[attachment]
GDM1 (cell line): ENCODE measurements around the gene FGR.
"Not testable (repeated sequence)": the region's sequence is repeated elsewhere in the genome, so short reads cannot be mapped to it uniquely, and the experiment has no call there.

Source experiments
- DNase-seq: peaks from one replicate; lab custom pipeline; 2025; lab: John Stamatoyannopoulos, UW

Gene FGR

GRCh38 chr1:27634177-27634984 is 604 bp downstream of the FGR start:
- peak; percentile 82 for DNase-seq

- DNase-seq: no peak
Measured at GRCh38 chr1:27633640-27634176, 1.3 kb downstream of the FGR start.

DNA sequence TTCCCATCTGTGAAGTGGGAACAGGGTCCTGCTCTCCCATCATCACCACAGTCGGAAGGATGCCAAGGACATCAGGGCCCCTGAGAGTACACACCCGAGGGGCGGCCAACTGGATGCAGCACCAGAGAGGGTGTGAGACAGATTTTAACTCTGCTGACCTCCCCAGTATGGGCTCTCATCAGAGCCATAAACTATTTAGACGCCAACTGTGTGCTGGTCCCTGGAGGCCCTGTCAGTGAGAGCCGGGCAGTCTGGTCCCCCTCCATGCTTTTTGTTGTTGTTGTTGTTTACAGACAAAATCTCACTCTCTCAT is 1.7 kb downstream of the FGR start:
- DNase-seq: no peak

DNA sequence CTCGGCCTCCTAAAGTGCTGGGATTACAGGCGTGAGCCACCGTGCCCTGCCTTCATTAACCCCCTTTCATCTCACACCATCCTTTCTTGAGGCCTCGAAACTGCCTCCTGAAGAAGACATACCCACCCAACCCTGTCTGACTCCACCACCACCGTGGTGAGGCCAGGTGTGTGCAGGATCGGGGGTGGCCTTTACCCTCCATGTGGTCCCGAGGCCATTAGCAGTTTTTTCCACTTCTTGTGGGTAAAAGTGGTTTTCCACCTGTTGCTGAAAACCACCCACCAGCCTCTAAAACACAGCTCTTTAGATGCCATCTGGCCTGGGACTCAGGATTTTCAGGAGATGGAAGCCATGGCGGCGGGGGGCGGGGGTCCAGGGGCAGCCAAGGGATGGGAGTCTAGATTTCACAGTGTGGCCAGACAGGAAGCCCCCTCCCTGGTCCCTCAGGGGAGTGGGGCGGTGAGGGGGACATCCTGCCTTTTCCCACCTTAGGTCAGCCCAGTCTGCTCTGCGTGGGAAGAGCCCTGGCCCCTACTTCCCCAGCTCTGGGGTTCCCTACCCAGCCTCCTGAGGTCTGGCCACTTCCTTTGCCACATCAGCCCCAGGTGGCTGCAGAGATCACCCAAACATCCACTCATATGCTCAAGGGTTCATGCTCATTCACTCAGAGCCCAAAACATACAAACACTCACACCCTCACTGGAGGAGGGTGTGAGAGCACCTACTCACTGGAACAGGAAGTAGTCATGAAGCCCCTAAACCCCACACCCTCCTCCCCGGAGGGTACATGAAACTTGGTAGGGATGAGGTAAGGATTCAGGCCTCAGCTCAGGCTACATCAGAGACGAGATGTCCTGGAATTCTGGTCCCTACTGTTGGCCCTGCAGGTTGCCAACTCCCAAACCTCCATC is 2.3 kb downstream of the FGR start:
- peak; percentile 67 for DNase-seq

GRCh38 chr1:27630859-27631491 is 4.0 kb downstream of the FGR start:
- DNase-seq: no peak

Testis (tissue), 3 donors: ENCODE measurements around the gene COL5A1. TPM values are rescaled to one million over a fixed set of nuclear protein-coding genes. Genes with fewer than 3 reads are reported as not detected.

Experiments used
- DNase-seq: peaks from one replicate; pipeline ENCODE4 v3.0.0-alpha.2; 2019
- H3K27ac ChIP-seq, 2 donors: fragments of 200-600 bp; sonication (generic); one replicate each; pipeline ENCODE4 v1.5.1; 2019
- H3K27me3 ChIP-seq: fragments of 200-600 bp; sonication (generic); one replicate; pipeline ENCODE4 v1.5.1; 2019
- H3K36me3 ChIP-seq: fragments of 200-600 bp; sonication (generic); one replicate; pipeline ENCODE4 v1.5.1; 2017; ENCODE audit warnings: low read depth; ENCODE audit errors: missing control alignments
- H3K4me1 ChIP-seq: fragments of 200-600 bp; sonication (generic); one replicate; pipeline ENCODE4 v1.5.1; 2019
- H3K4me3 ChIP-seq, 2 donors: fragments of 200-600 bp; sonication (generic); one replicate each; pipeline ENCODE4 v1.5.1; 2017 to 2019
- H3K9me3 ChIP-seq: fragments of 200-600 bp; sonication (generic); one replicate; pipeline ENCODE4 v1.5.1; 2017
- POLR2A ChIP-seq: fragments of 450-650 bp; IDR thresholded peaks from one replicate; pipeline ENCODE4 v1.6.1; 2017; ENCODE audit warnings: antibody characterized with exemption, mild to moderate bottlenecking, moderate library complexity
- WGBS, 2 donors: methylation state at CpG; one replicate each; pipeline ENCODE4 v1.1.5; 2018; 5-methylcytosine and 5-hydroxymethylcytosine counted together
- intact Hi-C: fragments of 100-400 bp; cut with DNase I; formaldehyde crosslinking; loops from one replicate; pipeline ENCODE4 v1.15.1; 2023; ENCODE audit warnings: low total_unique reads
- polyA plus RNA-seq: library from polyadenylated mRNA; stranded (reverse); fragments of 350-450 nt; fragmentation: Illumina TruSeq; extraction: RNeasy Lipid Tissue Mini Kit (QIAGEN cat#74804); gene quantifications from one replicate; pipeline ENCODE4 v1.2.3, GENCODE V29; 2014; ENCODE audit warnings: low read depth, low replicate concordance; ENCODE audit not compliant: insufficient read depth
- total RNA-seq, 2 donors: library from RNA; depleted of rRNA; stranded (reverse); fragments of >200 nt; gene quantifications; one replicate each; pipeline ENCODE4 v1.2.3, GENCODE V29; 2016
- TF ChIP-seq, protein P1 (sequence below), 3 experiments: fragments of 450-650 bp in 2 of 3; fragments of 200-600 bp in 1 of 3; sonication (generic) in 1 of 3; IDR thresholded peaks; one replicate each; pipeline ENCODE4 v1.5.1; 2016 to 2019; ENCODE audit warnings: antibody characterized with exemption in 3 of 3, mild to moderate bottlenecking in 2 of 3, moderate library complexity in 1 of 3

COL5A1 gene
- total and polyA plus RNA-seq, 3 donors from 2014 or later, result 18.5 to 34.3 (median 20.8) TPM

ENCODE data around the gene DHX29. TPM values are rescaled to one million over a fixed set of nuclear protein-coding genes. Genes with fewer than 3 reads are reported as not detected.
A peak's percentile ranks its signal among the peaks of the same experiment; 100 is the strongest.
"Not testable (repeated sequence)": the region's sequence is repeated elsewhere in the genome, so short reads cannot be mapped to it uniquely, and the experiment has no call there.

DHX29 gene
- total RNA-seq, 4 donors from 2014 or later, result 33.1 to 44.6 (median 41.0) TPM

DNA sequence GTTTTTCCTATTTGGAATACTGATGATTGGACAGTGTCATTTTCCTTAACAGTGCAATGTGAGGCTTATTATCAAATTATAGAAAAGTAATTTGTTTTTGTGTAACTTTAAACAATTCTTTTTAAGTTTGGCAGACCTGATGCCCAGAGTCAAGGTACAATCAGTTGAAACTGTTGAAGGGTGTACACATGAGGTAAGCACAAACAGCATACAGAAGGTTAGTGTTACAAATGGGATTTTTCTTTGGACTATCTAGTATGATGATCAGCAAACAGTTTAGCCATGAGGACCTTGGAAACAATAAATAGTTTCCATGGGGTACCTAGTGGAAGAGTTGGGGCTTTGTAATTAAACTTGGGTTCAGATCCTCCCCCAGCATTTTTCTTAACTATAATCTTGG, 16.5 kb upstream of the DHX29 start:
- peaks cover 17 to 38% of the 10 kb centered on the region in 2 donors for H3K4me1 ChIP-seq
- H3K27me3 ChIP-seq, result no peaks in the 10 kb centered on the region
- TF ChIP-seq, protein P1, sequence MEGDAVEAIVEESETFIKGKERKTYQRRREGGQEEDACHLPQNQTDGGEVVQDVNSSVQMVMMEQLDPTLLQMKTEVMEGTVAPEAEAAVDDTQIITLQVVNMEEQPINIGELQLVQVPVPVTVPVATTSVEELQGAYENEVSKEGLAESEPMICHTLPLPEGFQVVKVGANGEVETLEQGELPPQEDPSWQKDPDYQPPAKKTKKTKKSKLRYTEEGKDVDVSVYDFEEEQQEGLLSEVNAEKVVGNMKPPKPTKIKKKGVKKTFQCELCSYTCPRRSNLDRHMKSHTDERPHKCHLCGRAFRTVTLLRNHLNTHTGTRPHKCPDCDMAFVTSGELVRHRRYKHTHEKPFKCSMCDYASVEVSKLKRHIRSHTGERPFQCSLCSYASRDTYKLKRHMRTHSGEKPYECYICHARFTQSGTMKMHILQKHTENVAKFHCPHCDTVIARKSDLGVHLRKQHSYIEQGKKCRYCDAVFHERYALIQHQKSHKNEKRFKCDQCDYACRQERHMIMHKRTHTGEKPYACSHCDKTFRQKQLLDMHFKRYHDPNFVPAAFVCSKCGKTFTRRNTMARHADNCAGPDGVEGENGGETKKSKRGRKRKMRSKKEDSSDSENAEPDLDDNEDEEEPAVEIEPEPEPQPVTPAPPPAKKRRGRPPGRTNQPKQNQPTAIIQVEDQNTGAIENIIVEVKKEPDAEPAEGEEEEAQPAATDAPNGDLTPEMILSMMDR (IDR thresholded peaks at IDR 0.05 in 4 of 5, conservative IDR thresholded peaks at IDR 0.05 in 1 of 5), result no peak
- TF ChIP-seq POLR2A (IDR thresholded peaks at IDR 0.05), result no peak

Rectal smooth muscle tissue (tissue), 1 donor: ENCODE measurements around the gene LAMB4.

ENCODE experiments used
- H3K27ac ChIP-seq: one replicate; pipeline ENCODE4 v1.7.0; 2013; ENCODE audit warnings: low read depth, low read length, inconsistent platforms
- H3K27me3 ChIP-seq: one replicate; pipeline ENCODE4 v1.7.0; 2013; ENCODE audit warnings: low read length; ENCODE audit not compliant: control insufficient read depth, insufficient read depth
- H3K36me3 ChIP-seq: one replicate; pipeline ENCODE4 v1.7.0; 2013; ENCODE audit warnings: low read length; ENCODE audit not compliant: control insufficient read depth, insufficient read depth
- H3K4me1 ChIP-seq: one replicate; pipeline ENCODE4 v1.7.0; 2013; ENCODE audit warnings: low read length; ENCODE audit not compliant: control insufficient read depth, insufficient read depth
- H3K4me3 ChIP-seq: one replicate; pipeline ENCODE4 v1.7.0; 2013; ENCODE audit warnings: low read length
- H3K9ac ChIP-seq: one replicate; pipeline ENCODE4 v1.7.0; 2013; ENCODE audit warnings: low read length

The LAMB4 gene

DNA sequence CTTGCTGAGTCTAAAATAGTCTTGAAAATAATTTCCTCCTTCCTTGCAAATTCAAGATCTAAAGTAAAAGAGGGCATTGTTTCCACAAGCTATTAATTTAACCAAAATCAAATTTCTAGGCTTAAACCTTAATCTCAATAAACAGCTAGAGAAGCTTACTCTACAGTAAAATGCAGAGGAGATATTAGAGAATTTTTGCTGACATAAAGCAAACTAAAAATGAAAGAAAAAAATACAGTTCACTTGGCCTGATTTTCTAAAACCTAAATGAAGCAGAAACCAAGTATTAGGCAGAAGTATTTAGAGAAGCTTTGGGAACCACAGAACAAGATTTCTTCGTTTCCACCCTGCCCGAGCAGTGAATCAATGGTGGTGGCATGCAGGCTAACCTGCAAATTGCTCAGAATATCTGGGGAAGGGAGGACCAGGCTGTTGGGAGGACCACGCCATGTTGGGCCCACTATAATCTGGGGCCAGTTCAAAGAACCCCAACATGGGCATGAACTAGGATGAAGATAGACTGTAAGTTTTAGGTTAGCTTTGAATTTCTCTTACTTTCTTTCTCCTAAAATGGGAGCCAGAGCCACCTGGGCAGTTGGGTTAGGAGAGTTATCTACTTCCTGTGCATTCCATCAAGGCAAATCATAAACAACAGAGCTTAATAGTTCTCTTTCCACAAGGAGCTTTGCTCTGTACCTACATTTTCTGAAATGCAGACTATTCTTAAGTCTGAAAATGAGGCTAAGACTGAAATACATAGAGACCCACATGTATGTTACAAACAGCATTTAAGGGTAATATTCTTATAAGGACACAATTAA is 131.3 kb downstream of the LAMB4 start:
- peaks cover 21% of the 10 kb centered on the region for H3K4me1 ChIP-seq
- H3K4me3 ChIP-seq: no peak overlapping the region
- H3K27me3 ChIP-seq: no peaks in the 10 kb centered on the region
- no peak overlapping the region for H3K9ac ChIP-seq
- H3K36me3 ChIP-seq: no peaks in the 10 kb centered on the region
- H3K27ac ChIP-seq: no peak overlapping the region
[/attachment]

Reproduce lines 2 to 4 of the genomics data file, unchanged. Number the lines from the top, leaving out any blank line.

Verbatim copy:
"Not testable (repeated sequence)": the region's sequence is repeated elsewhere in the genome, so short reads cannot be mapped to it uniquely, and the experiment has no call there.

Source experiments
- DNase-seq: peaks from one replicate; lab custom pipeline; 2025; lab: John Stamatoyannopoulos, UW